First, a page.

Radio listeners are a picky, fickle bunch. They don’t listen nearly as much as we would like, have little loyalty to even a favorite personality or station, and are quick to tune out anything that annoys them. It’s similar to your loyalty to a “favorite” restaurant. But every radio show can reduce audience turnover by fixing the three things that drive listeners crazy (not counting commercials. There’s nothing you can do about that yet).
Imagine that you just opened a terrific restaurant featuring an amazing chef with a unique menu. Critics are raving about it. But there are a few problems.
- Problem #1: It’s in a hard-to-find location that doesn’t show up on navigation systems.
- Problem #2: The chef’s identity is hidden and guests know nothing about him or her.
- Problem #3: The restaurant is always loud with music blasting and bright lights. It’s impossible to have a relaxed meal.
These are barriers to success. Wouldn’t you make changes that unlock the potential? Of course, you would.
3 Things That Drive Listeners Crazy
Like the restaurant metaphor, radio shows create barriers. It’s fairly easy to fix the problems by making it a priority. For personalities, listeners have a problem with:
- It’s difficult to understand what is going on.
- Not knowing who is talking.
- Personalities talking on top of one another.
Problem #1: Confusion
The restaurant can’t assume customers will magically discover them. It needs to be convenient and to find.
Radio personalities often assume the audience knows more than they do, creating a barrier to usage.
- Backstory: Listeners already know you have a husband, two young kids, and a golden retriever, right? You talk about them all the time. Uh, no, they don’t. Most don’t know your name (see problem #2), let alone the names of family members.
- Previous Listening: You just talked about this topic 10 minutes ago. The current audience heard that, right? Probably not. The audience turns over quickly. But even those who did have the radio on weren’t paying attention and have forgotten by now.
- Basics: The game is on every day at the same time and it’s the same phone number to call and participate. Everyone knows that, right? No. They don’t. Not at all.
The most important job of a host is to ensure the audience doesn’t get “lost”. Listeners are constantly tuning in and out. That’s why every host should become proficient in resetting the topic, communicating the basics, and providing necessary details.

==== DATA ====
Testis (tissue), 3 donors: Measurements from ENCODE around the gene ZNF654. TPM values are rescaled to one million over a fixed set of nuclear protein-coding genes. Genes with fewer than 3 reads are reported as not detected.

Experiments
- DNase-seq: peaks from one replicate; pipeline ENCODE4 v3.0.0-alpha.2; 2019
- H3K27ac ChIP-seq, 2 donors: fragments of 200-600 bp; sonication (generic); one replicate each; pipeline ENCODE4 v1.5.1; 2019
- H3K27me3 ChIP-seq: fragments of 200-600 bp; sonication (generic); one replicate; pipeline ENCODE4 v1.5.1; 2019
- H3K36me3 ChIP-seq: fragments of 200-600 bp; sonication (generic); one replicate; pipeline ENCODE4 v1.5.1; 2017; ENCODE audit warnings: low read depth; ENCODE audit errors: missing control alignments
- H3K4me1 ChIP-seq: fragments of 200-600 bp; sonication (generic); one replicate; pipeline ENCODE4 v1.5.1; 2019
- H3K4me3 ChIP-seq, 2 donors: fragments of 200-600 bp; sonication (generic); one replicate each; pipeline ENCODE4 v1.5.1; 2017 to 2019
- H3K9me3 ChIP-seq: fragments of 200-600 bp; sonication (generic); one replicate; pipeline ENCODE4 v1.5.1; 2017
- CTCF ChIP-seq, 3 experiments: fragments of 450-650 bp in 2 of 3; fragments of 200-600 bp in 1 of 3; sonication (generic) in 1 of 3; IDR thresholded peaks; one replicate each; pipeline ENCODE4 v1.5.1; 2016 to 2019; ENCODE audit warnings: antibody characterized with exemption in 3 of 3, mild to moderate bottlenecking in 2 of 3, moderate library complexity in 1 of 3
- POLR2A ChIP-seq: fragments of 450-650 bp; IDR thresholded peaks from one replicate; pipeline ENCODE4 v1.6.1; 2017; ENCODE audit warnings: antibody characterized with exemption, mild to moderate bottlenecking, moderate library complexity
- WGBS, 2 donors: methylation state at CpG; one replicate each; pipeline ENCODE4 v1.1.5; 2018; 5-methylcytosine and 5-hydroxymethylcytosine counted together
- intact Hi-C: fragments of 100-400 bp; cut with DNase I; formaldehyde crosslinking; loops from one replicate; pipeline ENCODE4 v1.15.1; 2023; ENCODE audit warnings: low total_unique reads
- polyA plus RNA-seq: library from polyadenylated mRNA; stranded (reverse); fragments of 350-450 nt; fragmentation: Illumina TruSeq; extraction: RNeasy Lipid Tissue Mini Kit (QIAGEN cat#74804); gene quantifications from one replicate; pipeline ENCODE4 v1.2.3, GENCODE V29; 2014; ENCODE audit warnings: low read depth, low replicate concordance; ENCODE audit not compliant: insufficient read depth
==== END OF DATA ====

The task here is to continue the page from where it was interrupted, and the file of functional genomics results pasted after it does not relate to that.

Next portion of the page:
Problem #2: Who’s Talking?
Wouldn’t you want to know the name of the amazing chef that created the culinary masterpiece? Of course!
Listeners want to know who’s talking on the radio. But many personalities make it difficult to figure out “who’s who”:
- Introduce yourself frequently. Never assume the audience knows your name. Casual listeners are tuning in (and out) all the time. Like the host of a party, introduce yourself to make them feel welcome.
- Even if you’ve been introduced at the beginning of a segment, team shows should name tag one another during the conversation. It’s awkward at first, but it allows listeners the chance to sort out who’s talking.
- This is particularly important on shows with multiple cast members of the same gender and on shows where one name could be either a male or female.
Problem #3: Talking On Top Of One Another
This is the one that will drive listeners crazy the most. It comes up in focus groups all the time. When more than one voice is talking at the same time, listeners can’t sort it out. It’s chaos, like a noisy restaurant with a bad ambiance.
Here’s how to fix it:
- Hold that thought. Train yourself to listen and respond rather than blurt a comment that may be relevant to the topic but is not to the conversation.
- Wait your turn. Use hand signals to smooth the conversation flow. This may mean some great lines are missed. But the segment will be better.
- Focus on making the conversation as great as it can be for the listening experience by setting up partners (including listeners). This is at the heart of a For The Show attitude.
These three common problems can make a huge difference:
It’s the difference between the audience tuning out because they don’t understand what’s happening and being glued to the radio to hear what happens next.
It can be the difference between listeners becoming a fan of a personality and being a casual listener that doesn’t recognize your name.
And it can be the difference between creating an interactive, fun conversation and driving listeners away because it sounds like shouting.
How will you adjust your approach to fix the three things that drive listeners crazy?